Now the data type is stable, I can implement the move as a straightforward transcription of the statement to this linked list encoding.

I’ll start by retrieving the current cup’s label/index.

move :: State s -> ST s ()
move env = do
  current <- readArray env 0

Then the cups are picked up.

  pick@[pickFirst,_,pickLast] <- toListN current 3 env

For list editing purposes, I only need to know the first and last. Next I cut them out of the circle by having the current cup skip to the first cup after the pickup.

  next <-readArray env pickLast
  writeArray env 0 next

The destination is usually one less than the current by default. But it does happen that we need to skip a few numbers.

  (_,n) <- getBounds env
  let (dest:_) = filter (`notElem` pick) ([current-1,current-2..1] ++ [n,n-1..])

I can now insert the segment right next to the destination cup.

  suffix <- readArray env dest
  writeArray env dest pickFirst
  writeArray env pickLast suffix

There’s no need to rewire the picked up cups internally: they remain in the same order with regard to each other.

Finally I update the link to the current cup.

  writeArray env current next

I used a toList derivative so I didn’t have to chain too many readArray operations, but it doesn’t really follow the Foldable typeclass signatures. I define it as such:

toListN :: Int -> Int -> State s -> ST s [Int]
toListN start count env  = go start count where
  go _ 0 = pure []
  go i c = readArray env i >>= \n -> (n : ) <$> go n (c-1)

Initially I used unsafeInterleaveST and a lazy infinite list, but I figured that didn’t buy much when I actually always knew in advance how many items I needed.

Now to generate the starting structure. We’re following a permutation list pattern, so initialization is performed in pseudo-random1 order. We know we’re not leaving any holes by responsibility of the caller to not provide a 0 or any duplicates. We know it’s well-formed by further responsibility of the caller to include the entire [0, n] range.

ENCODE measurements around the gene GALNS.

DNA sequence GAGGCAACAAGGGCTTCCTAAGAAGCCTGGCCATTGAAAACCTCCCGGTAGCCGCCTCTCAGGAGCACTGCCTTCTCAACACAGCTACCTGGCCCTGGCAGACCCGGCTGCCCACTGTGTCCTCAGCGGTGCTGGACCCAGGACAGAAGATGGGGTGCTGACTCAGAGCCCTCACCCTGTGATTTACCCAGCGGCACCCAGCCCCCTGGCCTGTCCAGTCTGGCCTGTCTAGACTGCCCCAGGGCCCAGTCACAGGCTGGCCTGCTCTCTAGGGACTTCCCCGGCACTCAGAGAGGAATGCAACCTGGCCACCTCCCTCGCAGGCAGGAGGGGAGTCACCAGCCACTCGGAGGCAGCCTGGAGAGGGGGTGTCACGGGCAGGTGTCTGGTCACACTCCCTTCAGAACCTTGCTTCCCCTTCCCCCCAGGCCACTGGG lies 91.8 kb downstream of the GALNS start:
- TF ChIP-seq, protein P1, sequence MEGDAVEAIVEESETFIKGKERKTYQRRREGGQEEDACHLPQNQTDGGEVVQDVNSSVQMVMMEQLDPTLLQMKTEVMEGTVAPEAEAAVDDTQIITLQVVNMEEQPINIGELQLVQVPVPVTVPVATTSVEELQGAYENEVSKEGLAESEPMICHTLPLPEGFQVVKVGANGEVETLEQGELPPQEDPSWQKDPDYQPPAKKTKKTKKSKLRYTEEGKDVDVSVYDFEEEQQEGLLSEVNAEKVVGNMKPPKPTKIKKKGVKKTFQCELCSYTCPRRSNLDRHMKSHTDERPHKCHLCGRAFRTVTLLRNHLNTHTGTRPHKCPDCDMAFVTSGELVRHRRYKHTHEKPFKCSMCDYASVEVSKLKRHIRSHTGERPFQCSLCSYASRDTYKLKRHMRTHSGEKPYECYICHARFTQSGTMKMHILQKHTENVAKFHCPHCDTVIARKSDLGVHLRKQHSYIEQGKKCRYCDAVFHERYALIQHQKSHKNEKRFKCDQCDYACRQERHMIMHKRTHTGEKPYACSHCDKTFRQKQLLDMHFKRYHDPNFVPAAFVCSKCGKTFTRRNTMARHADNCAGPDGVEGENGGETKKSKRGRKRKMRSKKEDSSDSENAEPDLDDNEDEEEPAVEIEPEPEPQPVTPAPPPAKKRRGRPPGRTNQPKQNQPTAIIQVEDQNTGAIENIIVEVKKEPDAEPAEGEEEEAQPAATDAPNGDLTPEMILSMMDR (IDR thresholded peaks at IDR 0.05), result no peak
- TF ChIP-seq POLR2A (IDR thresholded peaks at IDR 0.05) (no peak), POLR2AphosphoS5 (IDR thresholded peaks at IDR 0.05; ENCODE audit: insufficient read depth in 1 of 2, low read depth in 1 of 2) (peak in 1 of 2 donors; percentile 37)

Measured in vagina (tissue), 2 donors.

fromList :: [Int] -> ST s (State s)
fromList l = do
  let n = length l
  a <- newArray_ (0,n)
  zipWithM_ (writeArray a)
    (  [0]    ++         l         )
    ([head l] ++ tail l ++ [head l])
  pure a

Now playing a game is a simple matter of intializing the structure and repeatedly applying moves. I allow information extraction by taking an ST-based continuation as a parameter.

play :: [Int] -> Int -> (forall s. State s -> ST s a) -> a
play l n f = runST $ do
  env <- fromList l
  replicateM_ n (move env)
  f env

I can now perform the part 1 game.

λ> play sample 100 $ toListN 1 8

For part 2, I’ll use a helper to expand the initial list.

unMistake :: [Int] -> [Int]
unMistake xs = xs ++ [maximum xs+1 .. 1000000]

Playing the game takes significant time interpreted. I packaged it with a main function for compiled execution. It takes about 10 seconds.

main :: IO ()
main = do
  input <- map digitToInt . filter isDigit <$> readFile ""
  print $ play input 100 $ toListN 1 8
  print $ play (unMistake input) 10000000 $ fmap product . toListN 1 2

This concludes today’s solution. Hope you enjoyed it, and see you tomorrow!

  1. As far as the array initializer knows. It’s highly regular for values above 9.↩︎